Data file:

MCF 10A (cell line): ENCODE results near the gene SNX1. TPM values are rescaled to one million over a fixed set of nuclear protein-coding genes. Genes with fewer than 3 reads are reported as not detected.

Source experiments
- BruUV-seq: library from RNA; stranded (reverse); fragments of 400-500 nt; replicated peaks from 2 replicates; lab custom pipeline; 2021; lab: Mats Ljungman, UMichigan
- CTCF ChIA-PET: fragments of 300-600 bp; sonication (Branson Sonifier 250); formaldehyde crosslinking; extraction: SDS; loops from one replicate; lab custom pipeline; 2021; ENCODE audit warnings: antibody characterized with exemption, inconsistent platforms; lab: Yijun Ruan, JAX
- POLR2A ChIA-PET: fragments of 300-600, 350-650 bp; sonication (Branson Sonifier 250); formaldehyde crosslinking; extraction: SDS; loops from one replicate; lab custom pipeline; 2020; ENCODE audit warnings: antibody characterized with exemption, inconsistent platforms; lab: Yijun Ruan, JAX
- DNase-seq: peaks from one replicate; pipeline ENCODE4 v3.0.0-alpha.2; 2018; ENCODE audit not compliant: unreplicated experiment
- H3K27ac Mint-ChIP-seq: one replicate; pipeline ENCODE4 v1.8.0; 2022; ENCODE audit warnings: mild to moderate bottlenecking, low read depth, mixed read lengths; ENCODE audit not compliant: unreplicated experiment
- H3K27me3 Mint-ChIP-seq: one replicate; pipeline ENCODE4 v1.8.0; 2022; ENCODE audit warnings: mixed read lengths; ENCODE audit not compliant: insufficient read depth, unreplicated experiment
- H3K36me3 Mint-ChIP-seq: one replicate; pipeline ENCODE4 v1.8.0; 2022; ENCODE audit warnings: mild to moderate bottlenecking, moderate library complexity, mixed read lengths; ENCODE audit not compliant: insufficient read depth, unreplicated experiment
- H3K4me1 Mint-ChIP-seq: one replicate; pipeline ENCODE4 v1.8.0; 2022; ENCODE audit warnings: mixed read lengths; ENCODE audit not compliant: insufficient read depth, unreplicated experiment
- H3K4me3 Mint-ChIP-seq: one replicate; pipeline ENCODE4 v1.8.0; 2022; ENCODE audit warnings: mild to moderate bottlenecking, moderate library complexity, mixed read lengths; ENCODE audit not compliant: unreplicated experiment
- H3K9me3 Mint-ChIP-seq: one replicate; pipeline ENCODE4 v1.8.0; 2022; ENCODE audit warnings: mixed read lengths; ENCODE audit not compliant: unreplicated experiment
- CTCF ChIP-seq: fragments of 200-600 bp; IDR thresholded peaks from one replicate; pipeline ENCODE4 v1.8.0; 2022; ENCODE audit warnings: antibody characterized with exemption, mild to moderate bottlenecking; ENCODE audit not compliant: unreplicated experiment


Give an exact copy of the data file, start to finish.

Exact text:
MCF 10A (cell line): ENCODE results near the gene SNX1. TPM values are rescaled to one million over a fixed set of nuclear protein-coding genes. Genes with fewer than 3 reads are reported as not detected.

Source experiments
- BruUV-seq: library from RNA; stranded (reverse); fragments of 400-500 nt; replicated peaks from 2 replicates; lab custom pipeline; 2021; lab: Mats Ljungman, UMichigan
- CTCF ChIA-PET: fragments of 300-600 bp; sonication (Branson Sonifier 250); formaldehyde crosslinking; extraction: SDS; loops from one replicate; lab custom pipeline; 2021; ENCODE audit warnings: antibody characterized with exemption, inconsistent platforms; lab: Yijun Ruan, JAX
- POLR2A ChIA-PET: fragments of 300-600, 350-650 bp; sonication (Branson Sonifier 250); formaldehyde crosslinking; extraction: SDS; loops from one replicate; lab custom pipeline; 2020; ENCODE audit warnings: antibody characterized with exemption, inconsistent platforms; lab: Yijun Ruan, JAX
- DNase-seq: peaks from one replicate; pipeline ENCODE4 v3.0.0-alpha.2; 2018; ENCODE audit not compliant: unreplicated experiment
- H3K27ac Mint-ChIP-seq: one replicate; pipeline ENCODE4 v1.8.0; 2022; ENCODE audit warnings: mild to moderate bottlenecking, low read depth, mixed read lengths; ENCODE audit not compliant: unreplicated experiment
- H3K27me3 Mint-ChIP-seq: one replicate; pipeline ENCODE4 v1.8.0; 2022; ENCODE audit warnings: mixed read lengths; ENCODE audit not compliant: insufficient read depth, unreplicated experiment
- H3K36me3 Mint-ChIP-seq: one replicate; pipeline ENCODE4 v1.8.0; 2022; ENCODE audit warnings: mild to moderate bottlenecking, moderate library complexity, mixed read lengths; ENCODE audit not compliant: insufficient read depth, unreplicated experiment
- H3K4me1 Mint-ChIP-seq: one replicate; pipeline ENCODE4 v1.8.0; 2022; ENCODE audit warnings: mixed read lengths; ENCODE audit not compliant: insufficient read depth, unreplicated experiment
- H3K4me3 Mint-ChIP-seq: one replicate; pipeline ENCODE4 v1.8.0; 2022; ENCODE audit warnings: mild to moderate bottlenecking, moderate library complexity, mixed read lengths; ENCODE audit not compliant: unreplicated experiment
- H3K9me3 Mint-ChIP-seq: one replicate; pipeline ENCODE4 v1.8.0; 2022; ENCODE audit warnings: mixed read lengths; ENCODE audit not compliant: unreplicated experiment
- CTCF ChIP-seq: fragments of 200-600 bp; IDR thresholded peaks from one replicate; pipeline ENCODE4 v1.8.0; 2022; ENCODE audit warnings: antibody characterized with exemption, mild to moderate bottlenecking; ENCODE audit not compliant: unreplicated experiment